Shodan Doesn’t Index Content, It Indexes Banners
It’s important to note that unlike Google, Bing, Yahoo, and other search engines, Shodan does not index the content of a website, rather it indexes the information in the banner. These banners will tell us whether the device is a webcam, a router, a VOIP phone system, or whatever, along with something about the underlying technology.
To do a specific search in Shodan, you need to understand what is in these banners and how we can use it to search for a specific and vulnerable site.
The Search Tools Are a Lot Like Other Search Engines
The search syntax for Shodan is very similar to the searching on other search engines, but what you are searching for is very different. Shodan accepts the same standard Boolean operators as the others (+-|) and quotation marks can be used to narrow a search to only the exact content between the quotation marks.
Shodan also accepts some basic filters that allows you to narrow down your search results. These include the following.
- after/before – limits our results to banners that have been indexed before or after a specific date
- country – filters our results by country using the two-letter country code
- hostname – filters results by domain name
- net – filters results by IP address range using CIDR notation
- geo – filters by longitude and latitude
- os – filters results by host operating system
- port – filters results by port
Now that we have the basics of Shodan searching and filtering, let’s see what we can find.
Step 1: Log in to Shodan
First, let’s log in to Shodan. Although you can use Shodan without logging in, some of the filters we will use here require us to login to enable them. Navigate to shodanhq.com and log in.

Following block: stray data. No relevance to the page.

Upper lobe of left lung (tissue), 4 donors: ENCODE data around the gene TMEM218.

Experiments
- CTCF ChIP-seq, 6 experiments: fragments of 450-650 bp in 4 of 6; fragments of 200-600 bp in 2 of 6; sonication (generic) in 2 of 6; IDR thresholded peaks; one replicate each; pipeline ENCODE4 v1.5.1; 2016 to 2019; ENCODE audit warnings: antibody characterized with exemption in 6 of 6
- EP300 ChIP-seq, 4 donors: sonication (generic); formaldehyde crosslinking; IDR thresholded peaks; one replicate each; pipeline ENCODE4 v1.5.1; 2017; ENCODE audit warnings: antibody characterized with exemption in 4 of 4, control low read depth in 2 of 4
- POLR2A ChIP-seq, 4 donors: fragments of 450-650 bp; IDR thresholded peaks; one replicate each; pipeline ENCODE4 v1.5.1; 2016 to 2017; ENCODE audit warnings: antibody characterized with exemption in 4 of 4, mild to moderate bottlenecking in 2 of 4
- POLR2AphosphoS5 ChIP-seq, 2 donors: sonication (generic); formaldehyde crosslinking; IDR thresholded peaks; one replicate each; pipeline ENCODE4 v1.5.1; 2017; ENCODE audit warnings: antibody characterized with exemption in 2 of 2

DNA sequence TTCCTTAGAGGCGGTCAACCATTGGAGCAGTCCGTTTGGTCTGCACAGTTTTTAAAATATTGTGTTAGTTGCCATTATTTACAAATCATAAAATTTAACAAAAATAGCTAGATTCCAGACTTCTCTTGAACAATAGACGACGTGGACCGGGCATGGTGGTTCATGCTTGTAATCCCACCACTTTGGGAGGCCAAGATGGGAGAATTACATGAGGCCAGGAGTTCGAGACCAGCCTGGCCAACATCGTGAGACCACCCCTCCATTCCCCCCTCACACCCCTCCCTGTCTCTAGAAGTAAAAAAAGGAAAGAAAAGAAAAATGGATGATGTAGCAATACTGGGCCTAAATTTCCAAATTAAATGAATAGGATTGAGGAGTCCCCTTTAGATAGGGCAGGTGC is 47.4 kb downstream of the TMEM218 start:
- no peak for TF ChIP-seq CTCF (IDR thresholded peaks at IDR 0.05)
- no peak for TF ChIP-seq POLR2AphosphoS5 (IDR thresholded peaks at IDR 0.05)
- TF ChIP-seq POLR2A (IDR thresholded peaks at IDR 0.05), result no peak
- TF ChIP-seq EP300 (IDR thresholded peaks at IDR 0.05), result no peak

Step 2: Search for Cisco Routers
Once logged in, let’s do a search for Cisco banners. These would be the banners on Cisco devices (the most widely used routers and switches in the world) that have a Internet-enabled administration panel. When we do, Shodan finds over 3 million devices! It breaks it down by country on the left side panel as you can see below.
Step 3: Filter by Country
So, now we have all the Cisco devices indexed by Shodan. The 3+ million devices is a pretty unwieldy amount to work with, so let’s try to target our search by country. In this case, let’s find all the Cisco devices in India.
To do so, we will need the two-letter country code of India, which is IN. The syntax then finding all the Cisco routers in India is below. Note the colon (:) between the keyword country and the two-letter country code.
- cisco country:IN
When we do so, we narrow our search considerably. As you can see in the screenshot below, we are now down to 71,147 routers. Still an unwieldy amount, but considerably smaller.
Step 4: Filter by Port
Let’s continue to narrow our search and try to become very specific for what we are seeking. Let’s imagine that we are looking for Cisco routers that enable VOIP in India. We know that VOIP uses the SIP protocol and the SIP protocol uses port 5060, so let’s find all the Cisco routers in India that use VOIP. We can type in the search window:
- cisco country:IN port:5060
As you can see below, we have now narrowed our results down dramatically to just 2,435 routers.
Step 5: Narrow the Results by IP Address
Finally, let’s narrow our search down a even further. Let’s add one more condition, an IP address range. Let’s look for Cisco routers in India that use port 5060 (VOIP) on the IP address range of 188.8.131.52/24.
- cisco country:IN port:5060 net:184.108.40.206/24
As you can see, we have narrowed our search of Cisco routers from 3 million to a single router in India with port 5060 open!
Step 6: Open the Results
Finally, let’s click on the info for that router. As you can see below, Shodan provide us a significant amount of info on this single router.
To be able to access these devices, you would be well-advised to first look up the admin username and password as many admins are too lazy or reckless to change them. If you look through this banner carefully, there is an indication that there is at least a single user named “root”. With that info, it becomes a password cracking exercise.